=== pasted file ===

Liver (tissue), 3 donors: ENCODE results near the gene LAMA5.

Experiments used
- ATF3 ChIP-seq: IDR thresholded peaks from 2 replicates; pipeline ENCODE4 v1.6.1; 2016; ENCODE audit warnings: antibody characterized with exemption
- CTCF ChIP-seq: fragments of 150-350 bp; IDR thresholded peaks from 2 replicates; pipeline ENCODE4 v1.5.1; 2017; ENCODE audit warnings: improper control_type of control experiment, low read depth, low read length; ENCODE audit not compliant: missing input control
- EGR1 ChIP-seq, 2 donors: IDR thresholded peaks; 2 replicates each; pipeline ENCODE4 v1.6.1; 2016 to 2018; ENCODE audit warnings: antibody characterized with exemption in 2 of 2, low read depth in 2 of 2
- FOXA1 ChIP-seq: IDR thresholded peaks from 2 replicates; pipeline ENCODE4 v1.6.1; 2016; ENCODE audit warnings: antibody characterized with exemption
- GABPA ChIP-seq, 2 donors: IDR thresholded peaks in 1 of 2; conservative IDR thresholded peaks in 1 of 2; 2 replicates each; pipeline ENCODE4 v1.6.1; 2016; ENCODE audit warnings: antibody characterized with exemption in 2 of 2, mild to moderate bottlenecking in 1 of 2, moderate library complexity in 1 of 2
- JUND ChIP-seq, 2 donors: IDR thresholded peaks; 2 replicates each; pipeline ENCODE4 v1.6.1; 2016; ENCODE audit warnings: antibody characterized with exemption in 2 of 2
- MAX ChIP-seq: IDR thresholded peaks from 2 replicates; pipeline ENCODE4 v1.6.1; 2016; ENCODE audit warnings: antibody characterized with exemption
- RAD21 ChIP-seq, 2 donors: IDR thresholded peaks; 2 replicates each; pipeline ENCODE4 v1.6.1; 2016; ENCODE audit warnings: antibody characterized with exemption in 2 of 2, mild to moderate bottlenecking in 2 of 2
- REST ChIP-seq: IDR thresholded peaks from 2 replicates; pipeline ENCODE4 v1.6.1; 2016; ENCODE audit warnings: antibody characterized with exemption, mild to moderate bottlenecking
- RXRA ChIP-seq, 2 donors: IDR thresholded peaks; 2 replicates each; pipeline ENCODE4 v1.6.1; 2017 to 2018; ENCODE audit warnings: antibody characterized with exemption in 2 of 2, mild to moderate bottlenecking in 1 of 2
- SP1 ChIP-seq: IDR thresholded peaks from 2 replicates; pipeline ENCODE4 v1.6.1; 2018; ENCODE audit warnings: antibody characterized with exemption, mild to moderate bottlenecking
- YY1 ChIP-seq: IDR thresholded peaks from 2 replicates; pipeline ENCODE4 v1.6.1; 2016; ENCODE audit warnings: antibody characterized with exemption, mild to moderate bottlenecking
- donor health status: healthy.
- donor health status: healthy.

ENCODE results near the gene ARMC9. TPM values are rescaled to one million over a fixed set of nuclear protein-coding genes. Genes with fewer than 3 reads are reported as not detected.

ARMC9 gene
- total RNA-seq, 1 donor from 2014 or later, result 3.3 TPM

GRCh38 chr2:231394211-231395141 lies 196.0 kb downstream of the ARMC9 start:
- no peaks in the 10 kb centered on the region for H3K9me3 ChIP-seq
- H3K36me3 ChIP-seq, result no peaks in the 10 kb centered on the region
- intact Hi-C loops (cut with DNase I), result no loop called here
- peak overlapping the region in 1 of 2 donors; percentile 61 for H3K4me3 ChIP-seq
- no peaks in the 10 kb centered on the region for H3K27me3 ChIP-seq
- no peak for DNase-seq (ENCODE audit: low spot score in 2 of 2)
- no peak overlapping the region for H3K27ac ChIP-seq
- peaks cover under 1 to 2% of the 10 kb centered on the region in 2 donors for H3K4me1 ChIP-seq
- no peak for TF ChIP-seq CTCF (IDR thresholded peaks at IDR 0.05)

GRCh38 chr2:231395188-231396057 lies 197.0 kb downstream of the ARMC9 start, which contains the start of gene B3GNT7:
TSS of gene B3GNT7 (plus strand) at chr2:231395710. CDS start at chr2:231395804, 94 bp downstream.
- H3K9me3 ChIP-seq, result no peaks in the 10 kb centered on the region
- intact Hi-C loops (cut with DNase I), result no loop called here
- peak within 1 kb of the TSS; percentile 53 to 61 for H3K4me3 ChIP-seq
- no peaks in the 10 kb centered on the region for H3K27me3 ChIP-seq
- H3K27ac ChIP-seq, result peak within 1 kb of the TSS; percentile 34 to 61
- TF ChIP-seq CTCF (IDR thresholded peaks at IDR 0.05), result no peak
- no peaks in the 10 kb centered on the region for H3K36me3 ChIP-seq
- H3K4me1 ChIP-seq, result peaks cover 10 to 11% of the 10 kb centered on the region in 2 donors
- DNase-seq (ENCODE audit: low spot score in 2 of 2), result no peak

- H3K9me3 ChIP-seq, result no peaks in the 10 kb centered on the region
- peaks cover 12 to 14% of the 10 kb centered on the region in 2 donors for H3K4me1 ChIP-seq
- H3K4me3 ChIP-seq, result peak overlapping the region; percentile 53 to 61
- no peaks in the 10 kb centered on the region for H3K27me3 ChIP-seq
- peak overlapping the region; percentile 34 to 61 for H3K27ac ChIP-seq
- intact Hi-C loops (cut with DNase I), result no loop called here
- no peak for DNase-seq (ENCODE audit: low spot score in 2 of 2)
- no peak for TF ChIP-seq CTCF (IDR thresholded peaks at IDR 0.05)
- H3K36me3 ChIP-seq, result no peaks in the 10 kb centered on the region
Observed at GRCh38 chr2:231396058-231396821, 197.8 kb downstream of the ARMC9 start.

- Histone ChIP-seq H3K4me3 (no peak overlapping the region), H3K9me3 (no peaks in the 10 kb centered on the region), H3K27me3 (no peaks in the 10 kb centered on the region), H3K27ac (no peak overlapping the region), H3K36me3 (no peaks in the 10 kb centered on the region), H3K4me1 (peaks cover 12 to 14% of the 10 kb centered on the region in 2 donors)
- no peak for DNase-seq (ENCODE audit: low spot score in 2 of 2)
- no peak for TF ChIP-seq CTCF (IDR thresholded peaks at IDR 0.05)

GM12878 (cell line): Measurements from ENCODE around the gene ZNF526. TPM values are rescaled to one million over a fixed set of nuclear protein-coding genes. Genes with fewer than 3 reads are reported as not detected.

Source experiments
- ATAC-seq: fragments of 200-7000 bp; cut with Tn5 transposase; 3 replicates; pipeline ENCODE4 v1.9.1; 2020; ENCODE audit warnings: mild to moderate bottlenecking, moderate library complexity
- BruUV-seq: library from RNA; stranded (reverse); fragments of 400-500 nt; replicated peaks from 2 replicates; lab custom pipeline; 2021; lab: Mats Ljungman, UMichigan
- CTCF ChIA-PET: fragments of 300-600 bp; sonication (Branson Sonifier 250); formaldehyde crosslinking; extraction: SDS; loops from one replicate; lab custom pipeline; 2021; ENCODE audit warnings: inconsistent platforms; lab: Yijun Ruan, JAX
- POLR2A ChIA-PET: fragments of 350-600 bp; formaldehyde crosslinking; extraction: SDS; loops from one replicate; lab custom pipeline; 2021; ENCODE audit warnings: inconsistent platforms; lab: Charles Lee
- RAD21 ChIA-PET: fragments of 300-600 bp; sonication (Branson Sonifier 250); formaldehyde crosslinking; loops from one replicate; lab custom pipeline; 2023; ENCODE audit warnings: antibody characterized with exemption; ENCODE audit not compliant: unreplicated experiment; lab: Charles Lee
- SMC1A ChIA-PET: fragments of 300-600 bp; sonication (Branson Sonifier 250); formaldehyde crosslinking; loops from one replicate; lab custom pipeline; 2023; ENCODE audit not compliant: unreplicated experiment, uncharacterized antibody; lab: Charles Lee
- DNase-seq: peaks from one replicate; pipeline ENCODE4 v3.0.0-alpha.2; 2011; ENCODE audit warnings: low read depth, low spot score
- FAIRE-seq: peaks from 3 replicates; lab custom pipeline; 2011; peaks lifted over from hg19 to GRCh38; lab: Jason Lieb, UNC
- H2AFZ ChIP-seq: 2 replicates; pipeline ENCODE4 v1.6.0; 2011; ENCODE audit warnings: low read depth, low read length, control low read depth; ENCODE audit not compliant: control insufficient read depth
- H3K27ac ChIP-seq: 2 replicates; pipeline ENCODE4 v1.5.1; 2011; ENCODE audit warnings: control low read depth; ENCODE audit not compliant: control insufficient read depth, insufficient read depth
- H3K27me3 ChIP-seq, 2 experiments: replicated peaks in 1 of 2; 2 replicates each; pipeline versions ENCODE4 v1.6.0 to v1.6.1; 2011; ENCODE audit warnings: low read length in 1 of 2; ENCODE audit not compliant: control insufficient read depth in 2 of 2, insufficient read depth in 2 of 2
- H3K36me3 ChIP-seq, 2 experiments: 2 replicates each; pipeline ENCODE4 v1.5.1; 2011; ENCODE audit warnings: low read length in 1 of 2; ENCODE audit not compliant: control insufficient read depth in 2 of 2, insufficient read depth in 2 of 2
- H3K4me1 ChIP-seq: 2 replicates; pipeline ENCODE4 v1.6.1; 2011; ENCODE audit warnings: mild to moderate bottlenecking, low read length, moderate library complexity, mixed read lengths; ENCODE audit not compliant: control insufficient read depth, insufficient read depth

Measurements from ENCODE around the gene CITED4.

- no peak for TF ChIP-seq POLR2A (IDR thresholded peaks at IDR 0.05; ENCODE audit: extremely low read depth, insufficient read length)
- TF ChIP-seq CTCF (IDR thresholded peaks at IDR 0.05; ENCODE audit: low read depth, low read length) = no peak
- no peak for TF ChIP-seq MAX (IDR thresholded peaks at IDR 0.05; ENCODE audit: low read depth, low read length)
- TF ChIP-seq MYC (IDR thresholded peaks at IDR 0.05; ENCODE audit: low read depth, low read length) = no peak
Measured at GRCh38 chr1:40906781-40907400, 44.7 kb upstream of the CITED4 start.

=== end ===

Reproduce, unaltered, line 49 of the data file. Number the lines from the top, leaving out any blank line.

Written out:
- H3K36me3 ChIP-seq, result no peaks in the 10 kb centered on the region